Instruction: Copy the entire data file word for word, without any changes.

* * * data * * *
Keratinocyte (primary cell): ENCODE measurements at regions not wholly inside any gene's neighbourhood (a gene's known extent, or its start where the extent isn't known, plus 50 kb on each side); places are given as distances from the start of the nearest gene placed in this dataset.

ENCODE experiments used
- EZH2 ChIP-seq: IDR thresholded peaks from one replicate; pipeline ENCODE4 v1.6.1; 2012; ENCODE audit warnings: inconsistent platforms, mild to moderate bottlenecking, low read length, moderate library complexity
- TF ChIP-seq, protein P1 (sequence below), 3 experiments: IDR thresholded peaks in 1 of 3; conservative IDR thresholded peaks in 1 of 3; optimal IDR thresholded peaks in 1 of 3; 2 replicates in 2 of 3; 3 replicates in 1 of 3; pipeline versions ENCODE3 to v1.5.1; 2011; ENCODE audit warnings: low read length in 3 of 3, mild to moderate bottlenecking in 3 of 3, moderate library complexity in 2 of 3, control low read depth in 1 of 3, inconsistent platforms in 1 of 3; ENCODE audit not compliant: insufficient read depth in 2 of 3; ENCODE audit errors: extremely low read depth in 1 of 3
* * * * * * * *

Keratinocyte (primary cell): ENCODE measurements at regions not wholly inside any gene's neighbourhood (a gene's known extent, or its start where the extent isn't known, plus 50 kb on each side); places are given as distances from the start of the nearest gene placed in this dataset.

ENCODE experiments used
- EZH2 ChIP-seq: IDR thresholded peaks from one replicate; pipeline ENCODE4 v1.6.1; 2012; ENCODE audit warnings: inconsistent platforms, mild to moderate bottlenecking, low read length, moderate library complexity
- TF ChIP-seq, protein P1 (sequence below), 3 experiments: IDR thresholded peaks in 1 of 3; conservative IDR thresholded peaks in 1 of 3; optimal IDR thresholded peaks in 1 of 3; 2 replicates in 2 of 3; 3 replicates in 1 of 3; pipeline versions ENCODE3 to v1.5.1; 2011; ENCODE audit warnings: low read length in 3 of 3, mild to moderate bottlenecking in 3 of 3, moderate library complexity in 2 of 3, control low read depth in 1 of 3, inconsistent platforms in 1 of 3; ENCODE audit not compliant: insufficient read depth in 2 of 3; ENCODE audit errors: extremely low read depth in 1 of 3